Collins Aerospace will break ground next month on a new innovation hub in Singapore that will focus on advanced MRO and additive manufacturing processes. According to the company, the hub will focus on a wide variety of technologies to improve its manufacturing and operations.
The 15,000 ft.2 innovation hub will be constructed at Collins’ Changi MRO Campus, which will build on the company’s existing presence in the Singapore region. A Collins representative says Singapore’s comprehensive innovation ecosystem, along with strong interest and support from its government, were primary reasons for the decision to invest in the new facility. The company says it is looking to leverage its footprint and scale in Singapore as a beta test bed and prototyping concept.
“We’re experiencing tremendous growth and transformation in aerospace globally, and we are focused on innovation in order to remain at the forefront of advanced methods and materials for maintenance, repair and overhaul solutions,” says Ajay Agrawal, president of aftermarket services, Collins Aerospace. “We are proud to collaborate with the Singapore Economic Development Board to optimize our customers’ experience through the application of new technologies this lab will produce.”
The innovation hub will include a lab for automation, smart factory development and advanced manufacturing. In terms of automation, Collins’ Singapore facility is already using robotics technology such as an Autonomous Intelligent Vehicle to move products to different areas of the building, which it says has significantly reduced operator walking distance and lead time. According to a company representative, a key area of focus for the innovation hub will be on repair and manufacturing automation, including robotics, digitalization and artificial intelligence.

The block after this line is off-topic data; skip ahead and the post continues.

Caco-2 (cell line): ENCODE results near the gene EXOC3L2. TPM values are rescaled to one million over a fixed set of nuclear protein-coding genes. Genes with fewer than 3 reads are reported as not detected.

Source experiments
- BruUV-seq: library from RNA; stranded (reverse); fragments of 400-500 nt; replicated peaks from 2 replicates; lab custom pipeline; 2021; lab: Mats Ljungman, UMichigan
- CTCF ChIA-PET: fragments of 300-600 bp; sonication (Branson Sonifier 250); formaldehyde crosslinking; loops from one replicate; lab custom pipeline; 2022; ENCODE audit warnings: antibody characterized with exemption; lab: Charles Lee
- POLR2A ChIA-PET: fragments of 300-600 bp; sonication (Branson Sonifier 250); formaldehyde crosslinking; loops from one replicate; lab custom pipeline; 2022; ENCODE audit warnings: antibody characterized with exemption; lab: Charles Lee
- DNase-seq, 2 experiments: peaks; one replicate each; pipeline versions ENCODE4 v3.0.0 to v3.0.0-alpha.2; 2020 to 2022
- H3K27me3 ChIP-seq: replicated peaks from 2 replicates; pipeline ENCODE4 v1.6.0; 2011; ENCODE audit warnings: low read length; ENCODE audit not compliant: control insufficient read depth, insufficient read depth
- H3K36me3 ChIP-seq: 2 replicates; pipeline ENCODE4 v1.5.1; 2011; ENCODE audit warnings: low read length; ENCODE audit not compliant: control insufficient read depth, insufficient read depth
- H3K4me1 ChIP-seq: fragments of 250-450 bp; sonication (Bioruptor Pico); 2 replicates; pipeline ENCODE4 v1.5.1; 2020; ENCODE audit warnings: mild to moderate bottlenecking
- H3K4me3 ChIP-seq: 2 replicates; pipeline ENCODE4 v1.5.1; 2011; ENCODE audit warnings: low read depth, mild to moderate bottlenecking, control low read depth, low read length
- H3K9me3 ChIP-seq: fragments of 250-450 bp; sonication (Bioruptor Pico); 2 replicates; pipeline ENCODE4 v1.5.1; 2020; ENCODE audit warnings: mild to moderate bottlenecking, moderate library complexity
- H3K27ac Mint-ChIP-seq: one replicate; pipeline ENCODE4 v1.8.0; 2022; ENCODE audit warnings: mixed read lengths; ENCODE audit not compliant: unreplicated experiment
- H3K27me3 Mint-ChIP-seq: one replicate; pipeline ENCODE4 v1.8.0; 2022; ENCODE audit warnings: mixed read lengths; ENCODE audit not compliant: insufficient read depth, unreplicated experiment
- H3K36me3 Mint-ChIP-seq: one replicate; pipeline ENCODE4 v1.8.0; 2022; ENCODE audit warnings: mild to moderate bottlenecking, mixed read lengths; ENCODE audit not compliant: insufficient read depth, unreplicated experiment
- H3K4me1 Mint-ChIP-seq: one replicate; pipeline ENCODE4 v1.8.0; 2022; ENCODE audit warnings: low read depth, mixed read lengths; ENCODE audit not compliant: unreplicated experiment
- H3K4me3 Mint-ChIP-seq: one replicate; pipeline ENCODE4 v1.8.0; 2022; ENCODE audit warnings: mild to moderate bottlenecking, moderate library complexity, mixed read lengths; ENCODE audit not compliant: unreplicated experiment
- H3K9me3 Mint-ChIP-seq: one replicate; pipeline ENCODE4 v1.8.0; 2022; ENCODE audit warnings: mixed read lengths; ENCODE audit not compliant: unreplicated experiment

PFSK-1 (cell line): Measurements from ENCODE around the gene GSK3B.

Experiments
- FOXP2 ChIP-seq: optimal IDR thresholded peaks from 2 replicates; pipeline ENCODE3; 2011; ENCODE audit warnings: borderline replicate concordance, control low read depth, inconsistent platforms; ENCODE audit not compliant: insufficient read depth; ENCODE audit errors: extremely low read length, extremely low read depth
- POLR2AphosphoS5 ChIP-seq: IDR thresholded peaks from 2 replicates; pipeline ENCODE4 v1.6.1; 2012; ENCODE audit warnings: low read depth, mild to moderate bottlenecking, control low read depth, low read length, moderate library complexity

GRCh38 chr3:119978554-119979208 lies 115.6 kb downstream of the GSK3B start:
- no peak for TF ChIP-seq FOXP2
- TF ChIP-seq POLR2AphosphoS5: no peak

Although Collins already has three additive manufacturing labs in the U.S. to support its business units, the new Singapore facility will be the company’s first outside the region—as well as its first additive facility with titanium capability. The lab will focus on prototyping, development, tooling and low-rate production of additive materials.
Paula Hay, executive director of additive design and manufacturing at Collins Aerospace, says the company is focused on parts across of a wide spectrum of materials in addition to titanium, such as aluminum, Inconel, copper, nickel and other special alloys. “The additive lab in the Singapore innovation hub will further our additive capabilities and techniques,” she says.
At MRO Americas earlier this year, Hay told Aviation Week that Collins aspires to develop 20 production-ready metal arts this year, potentially including heat exchangers, housings, valves and certain brackets. Prior to 2019, the company only had one additively manufactured part in production.
“It’s a very exciting time for additive technology as it moves out of the research and prototyping realm and into production,” says Hays.
An official groundbreaking ceremony for the Singapore innovation hub will take place in August. Collins expects the facility to open in Q1 2020.